An international group of cardiologists from the UK and the US published the results of a study according to which both lack of sleep and too much sleep increase the likelihood of developing a stroke or heart attack.
Scientists came to these conclusions by analyzing medical data and sleep diaries over 7 years of observation of more than 460,000 people aged 40 to 69 years. The records were provided by the British Biobank. In their calculations, scientists took into account more than 30 factors that affect heart health and human sleep.
It turned out that those who slept less than 6 hours a day, the likelihood of developing a first heart attack in their lives was 20% higher than those who slept the prescribed 6–9 hours. But for those who slept more than this norm, the risks were even higher — by 34%.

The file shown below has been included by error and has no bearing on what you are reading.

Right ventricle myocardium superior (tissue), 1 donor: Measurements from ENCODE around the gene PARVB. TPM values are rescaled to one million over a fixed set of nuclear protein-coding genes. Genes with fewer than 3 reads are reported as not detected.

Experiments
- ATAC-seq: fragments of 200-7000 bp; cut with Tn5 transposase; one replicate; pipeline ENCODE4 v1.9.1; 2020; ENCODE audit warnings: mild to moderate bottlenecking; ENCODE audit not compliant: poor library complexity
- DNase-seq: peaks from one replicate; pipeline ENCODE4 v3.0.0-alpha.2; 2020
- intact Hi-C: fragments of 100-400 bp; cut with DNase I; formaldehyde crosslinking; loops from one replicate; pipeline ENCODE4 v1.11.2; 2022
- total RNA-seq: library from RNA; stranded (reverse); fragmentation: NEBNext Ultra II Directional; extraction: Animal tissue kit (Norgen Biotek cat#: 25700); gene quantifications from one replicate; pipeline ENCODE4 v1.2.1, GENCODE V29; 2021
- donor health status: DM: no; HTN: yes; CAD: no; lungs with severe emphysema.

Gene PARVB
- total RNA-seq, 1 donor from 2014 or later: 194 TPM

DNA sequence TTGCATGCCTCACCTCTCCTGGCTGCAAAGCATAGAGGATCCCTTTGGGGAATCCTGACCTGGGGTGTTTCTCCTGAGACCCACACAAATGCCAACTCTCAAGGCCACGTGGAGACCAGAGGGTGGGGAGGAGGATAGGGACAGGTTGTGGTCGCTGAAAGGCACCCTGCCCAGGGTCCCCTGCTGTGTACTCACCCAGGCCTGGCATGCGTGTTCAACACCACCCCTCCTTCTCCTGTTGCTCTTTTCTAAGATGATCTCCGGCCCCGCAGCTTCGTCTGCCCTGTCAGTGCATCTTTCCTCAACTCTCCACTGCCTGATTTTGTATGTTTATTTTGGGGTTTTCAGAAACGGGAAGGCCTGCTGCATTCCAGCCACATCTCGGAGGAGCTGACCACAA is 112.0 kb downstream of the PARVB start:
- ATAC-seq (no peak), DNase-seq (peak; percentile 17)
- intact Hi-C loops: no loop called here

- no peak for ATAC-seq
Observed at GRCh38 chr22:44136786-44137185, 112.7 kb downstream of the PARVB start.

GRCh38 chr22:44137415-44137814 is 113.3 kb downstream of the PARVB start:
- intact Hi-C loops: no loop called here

The risks increased as people deviated from the norm at 6–9 hours. So, those who slept for 5 hours, the risk of a heart attack increased by 52% compared to those who slept the ideal 7–8 hours. And those who slept 10 hours a night doubled their risks.
Moreover, if a person, according to their genetic characteristics, was initially at an increased risk of developing heart disease, then a normal sleep duration reduced the risk of a first heart attack by 18%.
According to scientists, the findings provide strong evidence that the duration of sleep is one of the key factors affecting heart health.
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